How to make the case for force free dog training linda michaels del mar dog trainer dog psychology positive reinforcementDenise: Linda so how does understanding research help trainers?

Linda: The first section of the seminar is about Understanding Research. As science-based dog trainers, it’s important that we understand scientific research in order to most effectively support our position as Force-free trainers. The seminar shows how understanding scientific research supports the force-free training you’re already doing, and how you can argue your case even better. We examine where science-based dog training comes from by taking a look at the history of “learning” and behavior modification, and specifically, how psychology relates to dog training. We open the door to Darwin, Pavlov, Skinner, Breland & Breland, Wolpe.

Denise: Are you referring to peer-reviewed studies in the seminar?

Linda: Yes! I also discuss why peer-reviewed studies are so important, and how to critically analyze a scholarly journal article.

Denise: What are the types of research studies that pet professionals can use to make the case for force-free training?

How to make the case for force free dog training linda michaels del mar dog trainer dog psychology positive reinforcementLinda: The third section of the DVD discusses specific types of research studies including: surveys, case studies, correlational studies, functional analysis and single subject design and experimental studies. You’ll see fascinating video from the Russian silver fox study that examines selective breeding for tameness and aggression. I discuss WHEN and WHY case studies are important and outline some of the features and criteria of a rigorous scientific research study. Here’s one of my favorite resources, Good Trainers: How to Identify One by Dr. Karen Overall. This is not a study but important to us nonetheless.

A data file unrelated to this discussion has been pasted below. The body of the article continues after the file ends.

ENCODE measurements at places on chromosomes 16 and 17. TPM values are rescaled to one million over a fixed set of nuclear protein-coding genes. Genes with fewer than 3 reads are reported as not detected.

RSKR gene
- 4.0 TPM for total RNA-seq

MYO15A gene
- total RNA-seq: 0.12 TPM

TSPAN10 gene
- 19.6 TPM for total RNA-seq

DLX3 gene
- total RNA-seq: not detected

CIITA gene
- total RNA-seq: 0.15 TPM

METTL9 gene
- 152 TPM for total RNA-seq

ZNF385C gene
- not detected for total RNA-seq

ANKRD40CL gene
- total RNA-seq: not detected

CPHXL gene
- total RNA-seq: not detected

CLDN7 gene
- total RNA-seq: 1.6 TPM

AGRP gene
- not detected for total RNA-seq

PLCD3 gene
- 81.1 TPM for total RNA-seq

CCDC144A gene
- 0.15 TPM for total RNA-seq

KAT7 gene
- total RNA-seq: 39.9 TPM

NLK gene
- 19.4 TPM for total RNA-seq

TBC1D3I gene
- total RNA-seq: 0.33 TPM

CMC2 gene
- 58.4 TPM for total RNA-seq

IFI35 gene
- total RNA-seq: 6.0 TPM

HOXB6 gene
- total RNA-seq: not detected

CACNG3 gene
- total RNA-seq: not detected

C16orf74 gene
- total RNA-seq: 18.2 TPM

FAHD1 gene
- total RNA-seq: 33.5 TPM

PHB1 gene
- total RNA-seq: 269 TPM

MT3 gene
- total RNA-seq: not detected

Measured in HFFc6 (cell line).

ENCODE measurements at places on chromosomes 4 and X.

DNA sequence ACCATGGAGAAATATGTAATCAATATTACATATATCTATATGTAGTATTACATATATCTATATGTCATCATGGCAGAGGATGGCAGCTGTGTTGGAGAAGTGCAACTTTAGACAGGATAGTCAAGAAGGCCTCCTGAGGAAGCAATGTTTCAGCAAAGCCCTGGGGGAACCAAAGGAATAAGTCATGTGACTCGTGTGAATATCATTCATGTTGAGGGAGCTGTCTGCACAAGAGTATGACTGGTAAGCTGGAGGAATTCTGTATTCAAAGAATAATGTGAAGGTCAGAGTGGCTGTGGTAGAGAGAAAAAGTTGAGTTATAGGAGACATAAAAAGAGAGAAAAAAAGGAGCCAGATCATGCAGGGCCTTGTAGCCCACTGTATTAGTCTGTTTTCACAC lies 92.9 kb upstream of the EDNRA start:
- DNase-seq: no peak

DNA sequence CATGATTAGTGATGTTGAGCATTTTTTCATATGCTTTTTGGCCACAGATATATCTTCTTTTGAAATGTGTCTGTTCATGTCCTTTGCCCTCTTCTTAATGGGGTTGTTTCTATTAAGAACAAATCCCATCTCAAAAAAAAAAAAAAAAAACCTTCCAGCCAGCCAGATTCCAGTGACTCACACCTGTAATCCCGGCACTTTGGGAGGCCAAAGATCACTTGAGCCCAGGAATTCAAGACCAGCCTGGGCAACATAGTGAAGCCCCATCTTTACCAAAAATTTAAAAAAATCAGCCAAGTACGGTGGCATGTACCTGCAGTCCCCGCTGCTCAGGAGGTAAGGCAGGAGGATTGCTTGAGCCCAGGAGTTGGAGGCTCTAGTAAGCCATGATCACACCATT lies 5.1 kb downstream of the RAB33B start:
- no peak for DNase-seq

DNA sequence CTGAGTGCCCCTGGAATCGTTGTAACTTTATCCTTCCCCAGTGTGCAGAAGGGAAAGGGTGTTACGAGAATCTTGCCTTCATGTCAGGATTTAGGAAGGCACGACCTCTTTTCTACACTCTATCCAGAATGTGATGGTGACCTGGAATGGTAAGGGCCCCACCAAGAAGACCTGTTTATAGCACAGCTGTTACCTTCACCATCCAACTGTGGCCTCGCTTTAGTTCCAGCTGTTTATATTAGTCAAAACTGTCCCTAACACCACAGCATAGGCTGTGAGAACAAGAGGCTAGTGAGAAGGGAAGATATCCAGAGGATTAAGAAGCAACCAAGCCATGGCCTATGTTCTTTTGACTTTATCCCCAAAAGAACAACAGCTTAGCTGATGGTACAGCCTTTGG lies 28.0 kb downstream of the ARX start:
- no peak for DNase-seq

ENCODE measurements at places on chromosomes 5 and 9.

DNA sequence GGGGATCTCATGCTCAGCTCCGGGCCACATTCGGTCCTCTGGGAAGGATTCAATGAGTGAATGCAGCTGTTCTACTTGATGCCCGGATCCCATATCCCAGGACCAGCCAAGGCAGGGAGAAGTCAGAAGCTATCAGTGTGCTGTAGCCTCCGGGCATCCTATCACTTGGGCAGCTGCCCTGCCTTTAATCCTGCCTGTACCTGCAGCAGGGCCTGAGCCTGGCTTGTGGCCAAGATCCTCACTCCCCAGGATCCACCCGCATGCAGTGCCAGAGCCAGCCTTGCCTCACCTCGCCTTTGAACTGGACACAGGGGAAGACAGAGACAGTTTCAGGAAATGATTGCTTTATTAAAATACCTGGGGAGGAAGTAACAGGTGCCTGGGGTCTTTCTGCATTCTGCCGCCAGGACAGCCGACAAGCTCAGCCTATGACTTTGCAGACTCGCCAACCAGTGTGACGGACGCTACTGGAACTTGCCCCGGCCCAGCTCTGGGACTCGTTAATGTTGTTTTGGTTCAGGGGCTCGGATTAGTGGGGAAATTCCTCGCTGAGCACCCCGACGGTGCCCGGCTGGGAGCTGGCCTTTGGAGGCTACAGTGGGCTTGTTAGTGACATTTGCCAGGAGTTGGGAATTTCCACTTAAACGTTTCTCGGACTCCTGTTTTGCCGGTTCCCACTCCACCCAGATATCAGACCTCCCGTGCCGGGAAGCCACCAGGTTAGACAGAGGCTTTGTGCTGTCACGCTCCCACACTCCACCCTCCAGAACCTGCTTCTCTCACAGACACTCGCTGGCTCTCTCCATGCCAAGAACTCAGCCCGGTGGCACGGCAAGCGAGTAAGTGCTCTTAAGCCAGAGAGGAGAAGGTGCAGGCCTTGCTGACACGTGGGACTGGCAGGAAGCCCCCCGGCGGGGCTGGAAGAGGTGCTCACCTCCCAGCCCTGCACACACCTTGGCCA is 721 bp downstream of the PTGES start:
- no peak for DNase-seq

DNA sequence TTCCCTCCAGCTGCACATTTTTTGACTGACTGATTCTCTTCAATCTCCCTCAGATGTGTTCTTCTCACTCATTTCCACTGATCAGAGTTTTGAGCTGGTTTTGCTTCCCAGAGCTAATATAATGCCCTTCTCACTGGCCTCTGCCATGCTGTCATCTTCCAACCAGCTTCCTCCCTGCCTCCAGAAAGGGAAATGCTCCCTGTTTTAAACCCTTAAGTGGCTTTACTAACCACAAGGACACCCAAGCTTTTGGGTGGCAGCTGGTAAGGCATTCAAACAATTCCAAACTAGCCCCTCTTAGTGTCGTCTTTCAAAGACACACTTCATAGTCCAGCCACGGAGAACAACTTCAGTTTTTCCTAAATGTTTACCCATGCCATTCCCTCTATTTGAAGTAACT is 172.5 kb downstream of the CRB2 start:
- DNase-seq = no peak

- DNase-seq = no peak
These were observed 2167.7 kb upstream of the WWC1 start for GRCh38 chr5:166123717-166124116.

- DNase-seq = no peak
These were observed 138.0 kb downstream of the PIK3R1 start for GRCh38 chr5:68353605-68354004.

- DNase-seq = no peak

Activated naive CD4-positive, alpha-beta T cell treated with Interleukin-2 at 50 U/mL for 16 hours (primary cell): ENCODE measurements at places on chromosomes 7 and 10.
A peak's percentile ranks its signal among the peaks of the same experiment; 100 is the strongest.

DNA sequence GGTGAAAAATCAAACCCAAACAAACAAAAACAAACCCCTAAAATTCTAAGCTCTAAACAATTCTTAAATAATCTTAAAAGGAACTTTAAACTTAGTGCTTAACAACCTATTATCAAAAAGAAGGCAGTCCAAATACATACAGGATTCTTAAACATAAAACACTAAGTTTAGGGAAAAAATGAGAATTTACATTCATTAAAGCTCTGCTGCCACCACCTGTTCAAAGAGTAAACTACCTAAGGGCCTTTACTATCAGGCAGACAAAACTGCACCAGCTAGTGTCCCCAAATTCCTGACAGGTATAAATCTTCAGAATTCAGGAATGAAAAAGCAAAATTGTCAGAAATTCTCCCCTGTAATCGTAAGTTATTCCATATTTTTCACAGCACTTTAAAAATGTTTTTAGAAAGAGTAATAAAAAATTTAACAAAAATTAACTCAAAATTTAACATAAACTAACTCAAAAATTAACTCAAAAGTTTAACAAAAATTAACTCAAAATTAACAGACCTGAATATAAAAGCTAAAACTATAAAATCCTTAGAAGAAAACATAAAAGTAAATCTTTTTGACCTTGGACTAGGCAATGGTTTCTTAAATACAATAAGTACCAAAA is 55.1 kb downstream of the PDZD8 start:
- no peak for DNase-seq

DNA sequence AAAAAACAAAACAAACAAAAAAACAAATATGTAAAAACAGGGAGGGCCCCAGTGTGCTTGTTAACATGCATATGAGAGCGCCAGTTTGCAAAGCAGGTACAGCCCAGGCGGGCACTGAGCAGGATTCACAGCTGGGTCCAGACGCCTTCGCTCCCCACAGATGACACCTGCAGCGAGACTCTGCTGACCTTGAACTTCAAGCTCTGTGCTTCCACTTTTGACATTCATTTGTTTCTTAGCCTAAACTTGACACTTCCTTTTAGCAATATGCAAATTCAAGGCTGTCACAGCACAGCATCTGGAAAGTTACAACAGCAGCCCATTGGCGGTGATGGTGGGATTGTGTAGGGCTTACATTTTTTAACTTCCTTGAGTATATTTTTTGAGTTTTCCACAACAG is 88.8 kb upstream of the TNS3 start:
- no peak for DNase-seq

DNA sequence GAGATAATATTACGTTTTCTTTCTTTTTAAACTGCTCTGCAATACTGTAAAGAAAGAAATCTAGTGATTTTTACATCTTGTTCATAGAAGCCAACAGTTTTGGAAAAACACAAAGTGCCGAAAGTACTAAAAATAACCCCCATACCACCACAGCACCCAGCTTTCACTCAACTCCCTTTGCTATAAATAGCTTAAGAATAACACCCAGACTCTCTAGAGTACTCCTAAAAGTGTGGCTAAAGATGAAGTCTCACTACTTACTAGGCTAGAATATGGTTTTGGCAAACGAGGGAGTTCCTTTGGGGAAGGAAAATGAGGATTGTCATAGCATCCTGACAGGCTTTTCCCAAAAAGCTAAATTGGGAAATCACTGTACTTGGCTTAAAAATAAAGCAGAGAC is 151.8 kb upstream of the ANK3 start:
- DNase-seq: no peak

Denise: Linda what are some “opinion-swaying” scientific resources for force-free dog trainers?

Positive Police Dog Trainers Heierarchy of Dog Needs Linda Michaels MA Del Mar Dog TrainerLinda: Scott, Positive Police Dog Trainer, Guy Williams is opening the IMPACT Working Dog Conference with the Hierarchy of Dog Needs, which is very big deal for all in my opinion.

Linda: As far as “opinion swaying”, The second section of the seminar DVD helps trainers and other pet professionals make the best use of research and other resources available to us. I supply resources on everything from scholarly journal articles supporting force-free methods to No Shock, No Prong, No Choke, No Dominance Facebook pages that cite and collect these resources, and I introduce the Hierarchy of Dog Needs as a resource as well.

How to make the case for force free dog training linda michaels del mar dog trainer dog psychology positive reinforcementDenise: What are the types of research studies that pet professionals can use to make the case for force-free training?